“Issues only become more complex and contentious when confronting euthanasia and assisted suicide,” says Dr. Schuklenk, a professor in the Department of Philosophy. “We carefully considered Canadian values, international experience in permissive regimes and legal and ethical aspects of these practices and came to the unanimous conclusion that Canada should have a permissive yet carefully regulated and monitored system with respect to assisted death.”
The report claims that assisted suicide should be legally permitted for competent individuals who make a free and informed decision. It was determined most Canadians support the decriminalization of voluntary euthanasia and assisted suicide. Both remain illegal in Canada. The panel is hoping the report triggers a national conversation on end of life issues and preparing for dying.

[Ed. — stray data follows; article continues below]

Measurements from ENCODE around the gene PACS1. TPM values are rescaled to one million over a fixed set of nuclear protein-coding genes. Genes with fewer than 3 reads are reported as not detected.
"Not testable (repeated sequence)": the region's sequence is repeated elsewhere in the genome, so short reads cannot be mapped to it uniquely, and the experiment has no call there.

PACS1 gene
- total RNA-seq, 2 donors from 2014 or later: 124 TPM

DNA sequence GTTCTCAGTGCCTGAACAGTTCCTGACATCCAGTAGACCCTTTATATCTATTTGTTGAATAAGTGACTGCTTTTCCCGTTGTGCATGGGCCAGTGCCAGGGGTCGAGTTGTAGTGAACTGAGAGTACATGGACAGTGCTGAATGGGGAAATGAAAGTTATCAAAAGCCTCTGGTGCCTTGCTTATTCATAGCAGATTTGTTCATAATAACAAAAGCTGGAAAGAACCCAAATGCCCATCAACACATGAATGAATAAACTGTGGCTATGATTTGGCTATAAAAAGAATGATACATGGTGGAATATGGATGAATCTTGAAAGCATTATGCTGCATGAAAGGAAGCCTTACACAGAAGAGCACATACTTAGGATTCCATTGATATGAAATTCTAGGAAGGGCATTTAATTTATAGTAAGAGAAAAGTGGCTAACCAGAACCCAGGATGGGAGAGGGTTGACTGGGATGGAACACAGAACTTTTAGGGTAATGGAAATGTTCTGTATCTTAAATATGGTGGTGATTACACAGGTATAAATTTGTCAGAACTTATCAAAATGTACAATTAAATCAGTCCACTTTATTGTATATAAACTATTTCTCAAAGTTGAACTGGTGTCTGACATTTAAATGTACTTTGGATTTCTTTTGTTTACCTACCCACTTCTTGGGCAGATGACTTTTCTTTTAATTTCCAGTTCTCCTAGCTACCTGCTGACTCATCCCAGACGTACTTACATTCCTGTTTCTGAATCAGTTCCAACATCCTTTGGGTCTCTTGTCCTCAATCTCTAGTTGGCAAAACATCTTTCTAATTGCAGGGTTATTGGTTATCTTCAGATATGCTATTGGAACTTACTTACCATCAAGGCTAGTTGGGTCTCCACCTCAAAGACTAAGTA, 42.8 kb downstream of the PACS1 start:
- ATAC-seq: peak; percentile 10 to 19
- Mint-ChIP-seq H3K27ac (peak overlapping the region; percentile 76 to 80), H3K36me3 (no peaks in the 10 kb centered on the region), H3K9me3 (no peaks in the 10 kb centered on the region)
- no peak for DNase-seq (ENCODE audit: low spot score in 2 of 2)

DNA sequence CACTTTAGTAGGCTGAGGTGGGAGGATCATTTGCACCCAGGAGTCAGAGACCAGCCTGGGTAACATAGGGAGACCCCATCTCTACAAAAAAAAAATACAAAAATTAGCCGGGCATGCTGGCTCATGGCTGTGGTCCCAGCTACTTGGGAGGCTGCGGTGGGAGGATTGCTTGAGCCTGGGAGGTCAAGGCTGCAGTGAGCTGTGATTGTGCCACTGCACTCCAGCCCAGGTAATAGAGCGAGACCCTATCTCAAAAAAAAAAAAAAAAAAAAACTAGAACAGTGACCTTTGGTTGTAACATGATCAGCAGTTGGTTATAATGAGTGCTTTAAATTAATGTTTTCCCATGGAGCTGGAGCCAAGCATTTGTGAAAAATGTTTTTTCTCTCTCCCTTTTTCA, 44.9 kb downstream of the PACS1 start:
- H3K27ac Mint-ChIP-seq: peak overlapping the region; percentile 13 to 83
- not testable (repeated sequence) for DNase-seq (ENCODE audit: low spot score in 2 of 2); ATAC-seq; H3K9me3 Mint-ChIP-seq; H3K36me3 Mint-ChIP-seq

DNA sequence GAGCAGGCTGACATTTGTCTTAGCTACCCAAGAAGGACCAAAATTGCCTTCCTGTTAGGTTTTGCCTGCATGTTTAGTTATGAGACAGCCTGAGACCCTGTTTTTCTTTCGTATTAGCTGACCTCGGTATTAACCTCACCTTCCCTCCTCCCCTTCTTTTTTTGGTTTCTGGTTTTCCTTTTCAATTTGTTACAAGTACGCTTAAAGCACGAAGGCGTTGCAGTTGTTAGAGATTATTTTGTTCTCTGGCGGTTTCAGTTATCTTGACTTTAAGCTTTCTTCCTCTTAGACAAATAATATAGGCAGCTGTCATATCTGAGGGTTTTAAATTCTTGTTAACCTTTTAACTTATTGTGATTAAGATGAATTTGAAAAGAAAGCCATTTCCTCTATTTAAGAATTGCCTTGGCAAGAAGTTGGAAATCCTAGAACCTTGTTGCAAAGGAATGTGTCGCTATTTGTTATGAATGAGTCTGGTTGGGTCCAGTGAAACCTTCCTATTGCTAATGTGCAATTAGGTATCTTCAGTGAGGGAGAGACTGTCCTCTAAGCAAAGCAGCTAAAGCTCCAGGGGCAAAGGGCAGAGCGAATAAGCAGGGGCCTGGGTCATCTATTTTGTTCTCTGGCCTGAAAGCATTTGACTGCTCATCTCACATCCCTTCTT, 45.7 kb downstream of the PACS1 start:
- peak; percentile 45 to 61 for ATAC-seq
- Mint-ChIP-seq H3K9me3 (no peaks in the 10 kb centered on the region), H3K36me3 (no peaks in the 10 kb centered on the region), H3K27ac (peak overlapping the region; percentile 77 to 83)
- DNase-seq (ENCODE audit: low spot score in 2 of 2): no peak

It was also noted in the report that quality palliative care is unavailable to many Canadians and that the scope of palliative care needs to continue to expand beyond cancer. There is also confusion around care for the dying, apart from euthanasia and assisted suicide including palliative sedation and decisions to withhold or withdraw potentially life-sustaining treatments against the wishes of their families.
The panel discussed the arguments against assisted suicide but confirmed the evidence does not support claims that decriminalizing voluntary euthanasia and assisted suicide poses a threat to vulnerable people. “The evidence does not support claims the decriminalization will lead us down a slippery slope from assisted suicide and voluntary euthanasia to non-voluntary or involuntary euthanasia,” says Dr. Schuklenk.
The report was commissioned by the Royal Society of Canada.